Title

Gender attitudes and gendered behavior: An examination of the factors that predict endorsement of traditional gender roles

Faculty Mentor(s)

Shelley Aikman

Campus

Gainesville

Proposal Type

Presentation - completed/ongoing

Subject Area

Psychology

Location

Nesbitt 3218

Start Date

25-3-2016 10:15 AM

End Date

25-3-2016 11:30 AM

Description/Abstract

Sexism remains an issue in society. For instance, men who endorse traditional/sexist views of women tend to earn more money (Judge & Livingston, 2008). The goal of the current study was to examine what factors predict the endorsement of traditional gender roles. One likely important factor is feminism; however, most studies examining feminism focused on how individuals felt about feminism (Spence, Helmreich, & Stapp, 1973), leaving the definition of what it means to be a feminist ambiguous. Further, there is no clear definition of what is considered a traditional gender role (TGR). This led us to develop measures of feminism and TGRs; we then examined what factors, along with feminism, best predict endorsement of TGRs. 400 participants (144 males, 256 females) completed several self-report measures, including measures of sexism, attitudes toward women, and gender roles. Exploratory factor analyses revealed four components of characteristics of feminism (positive stereotypes, family/relationship characteristics, negative stereotypes, and feminist goals) and three components of TGRs (endorsement of traditional marriage, dating, and submissive roles). Regression analyses revealed that different factors were predictive of each of the TGRs. For example, endorsement of traditional dating roles was predicted by self-identification as a feminist (β=-0.122, p=0.018), age (β=-0.102, p=0.015), the goals of feminism subscale (β=0.104, p=0.036), attitudes toward women who work (β=-.0253, p=0.000), and benevolent sexism (β=0.386, p=0.000). Future studies will validate the developed scales and further explore their relationship to gender attitudes and gendered behavior.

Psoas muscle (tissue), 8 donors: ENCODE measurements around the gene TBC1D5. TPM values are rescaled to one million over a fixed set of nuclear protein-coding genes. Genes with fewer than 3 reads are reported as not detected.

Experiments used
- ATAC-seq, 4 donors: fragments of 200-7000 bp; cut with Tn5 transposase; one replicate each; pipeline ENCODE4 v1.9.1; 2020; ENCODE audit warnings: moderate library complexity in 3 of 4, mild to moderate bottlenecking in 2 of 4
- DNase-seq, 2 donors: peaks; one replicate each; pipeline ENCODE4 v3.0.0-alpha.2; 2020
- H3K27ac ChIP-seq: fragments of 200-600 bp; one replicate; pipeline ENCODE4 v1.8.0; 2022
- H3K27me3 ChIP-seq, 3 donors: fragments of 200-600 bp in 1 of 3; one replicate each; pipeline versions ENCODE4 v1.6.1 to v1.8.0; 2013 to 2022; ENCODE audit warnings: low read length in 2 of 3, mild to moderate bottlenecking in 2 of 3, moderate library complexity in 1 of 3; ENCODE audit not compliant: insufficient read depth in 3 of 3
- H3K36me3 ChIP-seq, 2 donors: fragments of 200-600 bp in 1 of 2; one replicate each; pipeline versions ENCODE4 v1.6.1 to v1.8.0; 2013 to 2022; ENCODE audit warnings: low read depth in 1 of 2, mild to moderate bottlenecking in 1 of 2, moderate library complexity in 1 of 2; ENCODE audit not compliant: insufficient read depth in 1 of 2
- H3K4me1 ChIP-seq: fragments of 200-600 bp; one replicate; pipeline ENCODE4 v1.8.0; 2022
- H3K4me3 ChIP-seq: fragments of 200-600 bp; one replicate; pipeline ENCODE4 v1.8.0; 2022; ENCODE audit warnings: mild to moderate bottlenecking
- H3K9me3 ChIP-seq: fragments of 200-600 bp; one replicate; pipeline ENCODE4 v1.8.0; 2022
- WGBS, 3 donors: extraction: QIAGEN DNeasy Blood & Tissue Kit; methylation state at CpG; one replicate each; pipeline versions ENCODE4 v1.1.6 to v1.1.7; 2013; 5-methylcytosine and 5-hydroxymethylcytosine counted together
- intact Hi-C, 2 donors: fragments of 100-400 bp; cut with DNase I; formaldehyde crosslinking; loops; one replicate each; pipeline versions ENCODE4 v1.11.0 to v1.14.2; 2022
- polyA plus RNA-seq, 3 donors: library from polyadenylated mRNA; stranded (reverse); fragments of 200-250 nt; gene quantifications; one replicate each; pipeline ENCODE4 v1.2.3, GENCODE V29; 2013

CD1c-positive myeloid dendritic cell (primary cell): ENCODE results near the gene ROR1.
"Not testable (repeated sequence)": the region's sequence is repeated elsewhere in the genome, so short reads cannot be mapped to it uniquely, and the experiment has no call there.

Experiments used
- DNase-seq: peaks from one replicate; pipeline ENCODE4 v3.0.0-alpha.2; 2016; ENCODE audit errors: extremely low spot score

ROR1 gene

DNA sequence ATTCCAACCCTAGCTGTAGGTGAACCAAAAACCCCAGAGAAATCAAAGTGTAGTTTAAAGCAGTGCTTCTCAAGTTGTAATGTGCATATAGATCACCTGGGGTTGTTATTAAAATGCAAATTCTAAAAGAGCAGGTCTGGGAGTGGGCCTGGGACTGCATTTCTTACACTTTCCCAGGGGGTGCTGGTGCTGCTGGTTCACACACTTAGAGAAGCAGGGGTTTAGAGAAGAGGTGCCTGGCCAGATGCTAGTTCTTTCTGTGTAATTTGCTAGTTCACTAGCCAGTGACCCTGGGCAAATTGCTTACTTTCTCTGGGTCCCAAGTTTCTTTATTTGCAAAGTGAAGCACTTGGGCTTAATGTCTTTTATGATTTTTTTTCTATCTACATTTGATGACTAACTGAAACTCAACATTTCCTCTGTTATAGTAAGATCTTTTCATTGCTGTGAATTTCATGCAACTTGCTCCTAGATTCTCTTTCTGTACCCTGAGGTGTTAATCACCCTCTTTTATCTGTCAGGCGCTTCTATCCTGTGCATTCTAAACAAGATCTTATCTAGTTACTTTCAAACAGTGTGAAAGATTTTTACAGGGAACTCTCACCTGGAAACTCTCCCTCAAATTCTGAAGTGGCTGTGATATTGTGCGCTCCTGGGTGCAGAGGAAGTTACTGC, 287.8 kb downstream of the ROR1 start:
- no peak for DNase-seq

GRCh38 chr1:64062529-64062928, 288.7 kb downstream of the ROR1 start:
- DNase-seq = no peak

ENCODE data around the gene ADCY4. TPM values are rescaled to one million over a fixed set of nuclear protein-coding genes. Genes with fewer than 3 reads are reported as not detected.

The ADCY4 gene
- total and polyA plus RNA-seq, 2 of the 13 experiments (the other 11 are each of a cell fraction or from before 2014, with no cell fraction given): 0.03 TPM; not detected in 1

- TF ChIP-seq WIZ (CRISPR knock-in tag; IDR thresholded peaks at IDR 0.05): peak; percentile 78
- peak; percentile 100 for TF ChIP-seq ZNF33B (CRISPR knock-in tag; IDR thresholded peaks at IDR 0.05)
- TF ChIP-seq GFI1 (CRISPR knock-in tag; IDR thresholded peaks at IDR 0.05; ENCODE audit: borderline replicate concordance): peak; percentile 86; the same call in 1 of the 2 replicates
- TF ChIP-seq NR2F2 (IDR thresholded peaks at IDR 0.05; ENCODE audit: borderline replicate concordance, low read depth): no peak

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Mar 25th, 10:15 AM Mar 25th, 11:30 AM

Gender attitudes and gendered behavior: An examination of the factors that predict endorsement of traditional gender roles

Nesbitt 3218

Sexism remains an issue in society. For instance, men who endorse traditional/sexist views of women tend to earn more money (Judge & Livingston, 2008). The goal of the current study was to examine what factors predict the endorsement of traditional gender roles. One likely important factor is feminism; however, most studies examining feminism focused on how individuals felt about feminism (Spence, Helmreich, & Stapp, 1973), leaving the definition of what it means to be a feminist ambiguous. Further, there is no clear definition of what is considered a traditional gender role (TGR). This led us to develop measures of feminism and TGRs; we then examined what factors, along with feminism, best predict endorsement of TGRs. 400 participants (144 males, 256 females) completed several self-report measures, including measures of sexism, attitudes toward women, and gender roles. Exploratory factor analyses revealed four components of characteristics of feminism (positive stereotypes, family/relationship characteristics, negative stereotypes, and feminist goals) and three components of TGRs (endorsement of traditional marriage, dating, and submissive roles). Regression analyses revealed that different factors were predictive of each of the TGRs. For example, endorsement of traditional dating roles was predicted by self-identification as a feminist (β=-0.122, p=0.018), age (β=-0.102, p=0.015), the goals of feminism subscale (β=0.104, p=0.036), attitudes toward women who work (β=-.0253, p=0.000), and benevolent sexism (β=0.386, p=0.000). Future studies will validate the developed scales and further explore their relationship to gender attitudes and gendered behavior.